INTENTIONAL & EXCEPTIONAL

You want that pair of descriptors to be said about you and your team. Who doesn’t?
Think about the opposites though: Accidental and Typical. No dudes are getting those words tattooed on their forearm. And no girl is hand-lettering them to put on their entry table.
Typical is like gravity. It’s always pulling you down to safety, to inexpensive, to predictable, to easy, down to widely accepted. Are these words what you want to give your life to? Is this the list of descriptives you search for on Yelp when trying new restaurants? No way!
But exceptional takes uncommon energy. The SpaceX Falcon 9 Rocket has to reach a speed of 7 miles per SECOND to leave the gravity of earth. And to do that it burns roughly 1 MILLION lbs of fuel. Not only that, it takes special fuel. And then SpaceX has rockets coming back to earth to be used again. That takes substantial brain power following countless failures and setbacks. I get to watch these rockets blast off from my back yard. It’s incredible. So much so that I add the launches to my calendar. I make extra effort to see the exceptional?
Exceptional take energy.
Look up. Fight to be exceptional.
Typical
  • Any church can do another event.
  • Any church can cram more events into Christmas season with arbitrary reasons of “volunteer appreciation” or “fellowship.”
  • Any church can wing it and not do a full run-through.
  • Any church can excuse mediocrity for lack of money or people.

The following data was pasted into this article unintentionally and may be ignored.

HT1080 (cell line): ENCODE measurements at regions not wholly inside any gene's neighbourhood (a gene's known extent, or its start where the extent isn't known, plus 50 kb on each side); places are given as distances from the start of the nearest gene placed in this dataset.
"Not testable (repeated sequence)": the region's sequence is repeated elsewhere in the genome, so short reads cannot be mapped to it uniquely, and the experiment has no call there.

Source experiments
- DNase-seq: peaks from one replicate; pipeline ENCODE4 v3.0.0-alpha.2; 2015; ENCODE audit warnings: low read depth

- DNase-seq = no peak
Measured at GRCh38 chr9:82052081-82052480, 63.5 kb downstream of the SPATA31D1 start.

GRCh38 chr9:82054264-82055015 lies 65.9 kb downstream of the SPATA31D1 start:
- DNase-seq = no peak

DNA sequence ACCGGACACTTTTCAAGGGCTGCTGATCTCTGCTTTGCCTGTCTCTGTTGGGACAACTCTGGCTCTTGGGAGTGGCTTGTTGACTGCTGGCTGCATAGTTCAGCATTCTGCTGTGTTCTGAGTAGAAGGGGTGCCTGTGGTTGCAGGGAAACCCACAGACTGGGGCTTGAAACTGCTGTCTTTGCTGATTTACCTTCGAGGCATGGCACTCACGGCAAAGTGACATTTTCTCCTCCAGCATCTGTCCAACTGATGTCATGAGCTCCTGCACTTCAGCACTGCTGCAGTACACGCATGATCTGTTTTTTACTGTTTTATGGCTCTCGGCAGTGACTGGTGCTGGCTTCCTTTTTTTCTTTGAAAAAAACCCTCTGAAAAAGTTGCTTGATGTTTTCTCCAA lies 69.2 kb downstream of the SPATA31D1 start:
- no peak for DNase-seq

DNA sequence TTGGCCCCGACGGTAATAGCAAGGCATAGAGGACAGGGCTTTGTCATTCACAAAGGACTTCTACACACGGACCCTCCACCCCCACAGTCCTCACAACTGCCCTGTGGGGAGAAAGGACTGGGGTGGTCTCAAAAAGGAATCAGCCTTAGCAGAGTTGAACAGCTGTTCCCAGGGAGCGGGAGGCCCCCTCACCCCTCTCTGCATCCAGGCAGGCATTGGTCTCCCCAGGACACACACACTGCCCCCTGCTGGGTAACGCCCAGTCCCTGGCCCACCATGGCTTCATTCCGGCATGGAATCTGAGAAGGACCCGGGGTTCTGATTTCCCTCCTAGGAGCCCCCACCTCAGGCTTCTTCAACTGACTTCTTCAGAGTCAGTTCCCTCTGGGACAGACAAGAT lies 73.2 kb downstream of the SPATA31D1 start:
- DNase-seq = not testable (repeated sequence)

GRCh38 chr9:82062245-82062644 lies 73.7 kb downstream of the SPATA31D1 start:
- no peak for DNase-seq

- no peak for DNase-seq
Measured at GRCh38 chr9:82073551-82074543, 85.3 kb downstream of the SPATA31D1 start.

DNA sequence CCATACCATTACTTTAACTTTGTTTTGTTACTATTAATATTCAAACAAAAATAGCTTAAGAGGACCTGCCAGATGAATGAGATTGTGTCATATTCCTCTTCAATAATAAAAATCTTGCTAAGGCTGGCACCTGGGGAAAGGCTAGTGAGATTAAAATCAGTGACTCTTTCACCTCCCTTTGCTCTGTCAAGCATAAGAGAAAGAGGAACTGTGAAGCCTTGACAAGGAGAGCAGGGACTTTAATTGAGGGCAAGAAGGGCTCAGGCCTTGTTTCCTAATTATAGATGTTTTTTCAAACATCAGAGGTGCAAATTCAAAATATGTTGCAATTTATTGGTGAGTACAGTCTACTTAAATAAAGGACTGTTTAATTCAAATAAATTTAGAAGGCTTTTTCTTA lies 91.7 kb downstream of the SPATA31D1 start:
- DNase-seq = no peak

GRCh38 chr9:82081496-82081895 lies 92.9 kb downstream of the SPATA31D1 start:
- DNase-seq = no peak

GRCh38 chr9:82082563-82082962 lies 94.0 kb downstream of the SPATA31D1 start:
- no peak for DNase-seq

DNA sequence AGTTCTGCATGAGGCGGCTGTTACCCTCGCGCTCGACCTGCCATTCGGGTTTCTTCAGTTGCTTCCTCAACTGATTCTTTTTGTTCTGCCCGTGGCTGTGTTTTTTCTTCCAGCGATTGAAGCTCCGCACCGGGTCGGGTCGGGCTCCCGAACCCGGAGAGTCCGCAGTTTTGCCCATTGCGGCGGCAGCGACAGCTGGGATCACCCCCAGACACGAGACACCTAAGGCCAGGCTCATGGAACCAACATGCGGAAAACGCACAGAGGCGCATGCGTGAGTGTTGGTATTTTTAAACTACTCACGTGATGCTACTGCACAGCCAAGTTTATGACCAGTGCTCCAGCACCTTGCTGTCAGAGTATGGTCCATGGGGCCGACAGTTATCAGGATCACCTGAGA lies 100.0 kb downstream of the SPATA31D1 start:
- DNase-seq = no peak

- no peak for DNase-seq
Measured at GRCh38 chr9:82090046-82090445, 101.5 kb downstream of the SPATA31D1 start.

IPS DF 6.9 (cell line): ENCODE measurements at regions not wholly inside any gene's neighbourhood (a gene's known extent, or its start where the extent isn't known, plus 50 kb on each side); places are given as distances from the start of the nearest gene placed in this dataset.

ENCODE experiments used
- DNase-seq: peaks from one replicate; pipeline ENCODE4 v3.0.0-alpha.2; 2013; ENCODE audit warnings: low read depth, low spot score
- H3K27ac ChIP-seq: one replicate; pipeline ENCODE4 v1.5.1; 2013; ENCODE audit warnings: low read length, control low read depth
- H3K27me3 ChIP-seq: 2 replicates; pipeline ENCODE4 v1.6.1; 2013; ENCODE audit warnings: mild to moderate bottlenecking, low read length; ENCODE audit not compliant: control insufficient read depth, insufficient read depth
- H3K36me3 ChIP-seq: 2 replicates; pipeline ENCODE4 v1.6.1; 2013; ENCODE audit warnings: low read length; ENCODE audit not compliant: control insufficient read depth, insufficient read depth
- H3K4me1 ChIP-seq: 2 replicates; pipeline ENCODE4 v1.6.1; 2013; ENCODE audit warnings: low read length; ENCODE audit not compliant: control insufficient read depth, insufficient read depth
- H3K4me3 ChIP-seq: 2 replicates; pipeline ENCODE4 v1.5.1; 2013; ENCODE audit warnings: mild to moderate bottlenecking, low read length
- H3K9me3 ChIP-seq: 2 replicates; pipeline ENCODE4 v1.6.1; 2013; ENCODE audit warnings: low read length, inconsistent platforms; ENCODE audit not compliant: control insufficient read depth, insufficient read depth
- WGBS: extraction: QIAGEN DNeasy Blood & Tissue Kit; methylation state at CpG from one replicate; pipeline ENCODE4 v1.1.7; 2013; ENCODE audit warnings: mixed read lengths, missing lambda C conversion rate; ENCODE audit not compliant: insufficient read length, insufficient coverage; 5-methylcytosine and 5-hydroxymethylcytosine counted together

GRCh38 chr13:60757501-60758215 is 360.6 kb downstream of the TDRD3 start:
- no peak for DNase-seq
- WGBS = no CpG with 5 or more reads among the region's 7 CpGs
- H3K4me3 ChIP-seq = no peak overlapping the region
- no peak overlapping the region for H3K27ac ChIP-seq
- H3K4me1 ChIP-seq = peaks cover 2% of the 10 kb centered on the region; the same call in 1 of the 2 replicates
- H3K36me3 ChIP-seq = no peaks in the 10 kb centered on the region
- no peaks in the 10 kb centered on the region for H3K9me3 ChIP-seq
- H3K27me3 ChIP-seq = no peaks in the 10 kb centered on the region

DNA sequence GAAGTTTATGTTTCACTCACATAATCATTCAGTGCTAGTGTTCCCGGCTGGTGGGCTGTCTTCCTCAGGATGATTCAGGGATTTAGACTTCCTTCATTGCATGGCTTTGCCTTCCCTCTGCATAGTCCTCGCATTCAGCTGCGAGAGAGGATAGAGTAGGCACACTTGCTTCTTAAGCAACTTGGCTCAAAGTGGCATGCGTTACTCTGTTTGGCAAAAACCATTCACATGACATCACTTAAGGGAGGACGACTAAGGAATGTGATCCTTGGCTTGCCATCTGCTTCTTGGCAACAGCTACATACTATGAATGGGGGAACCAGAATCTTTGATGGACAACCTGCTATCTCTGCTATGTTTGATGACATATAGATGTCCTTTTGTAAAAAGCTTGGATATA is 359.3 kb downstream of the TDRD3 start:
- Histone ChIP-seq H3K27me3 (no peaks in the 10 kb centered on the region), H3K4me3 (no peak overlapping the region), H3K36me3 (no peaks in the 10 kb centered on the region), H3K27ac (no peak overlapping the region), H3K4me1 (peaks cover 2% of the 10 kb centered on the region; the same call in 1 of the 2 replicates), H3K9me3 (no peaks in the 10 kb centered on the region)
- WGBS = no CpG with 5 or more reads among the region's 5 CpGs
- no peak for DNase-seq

• Any church can hire the available person based on need.
  • Any church can say “We don’t want to ask too much of our teams.”
  • Any church can have secretaries take attendance at church events to make sure your staff are coming.
Exceptional
  • Less events, more impact. Better events, more intentionality.
  • Less arbitrary events in cliche seasons. More consideration for flow, impact, schedules, and momentum. For example, why do we not appreciate volunteers in February or October? Why is the standard thinking “We don’t care that you have 12 events in 8 days, from school to family to the 4 teams you serve with across your family. We’re doing another event because we ‘love’ you and it’s what you do at Christmas.”
  • More detailed memory and follow-through after events. Why are “Well it worked” and “They had fun anyway” still good excuses to forget the subpar performance and execution of an event?
  • Less direction, more descriptions. Tell your leaders how it should feel and what it should accomplish then deploy them to make it happen. Empowerment instead of “do this.”
  • Present the expectation to be exceptional, don’t just ask volunteers to do stuff.
  • Pay people to accomplish a professional level of execution. Don’t pay people for their time. We serve the Lord and change the world, not make widgets in a 40-hour work week.
Working with many churches in the last few years has provided me a previously-unrealized number of examples of these labels and quadrants seen in this picture. It’s been wildly helpful to see trends and patterns, prove stereotypes, and identify linchpin traits of leaders and churches.
Hopefully this will help with a new perspective.
Practically:
  • See what events and habits in your church fit into which quadrant. Then see if you like the labels that go with them.
  • Put your staff names in quadrants and think about how to move them to the top right.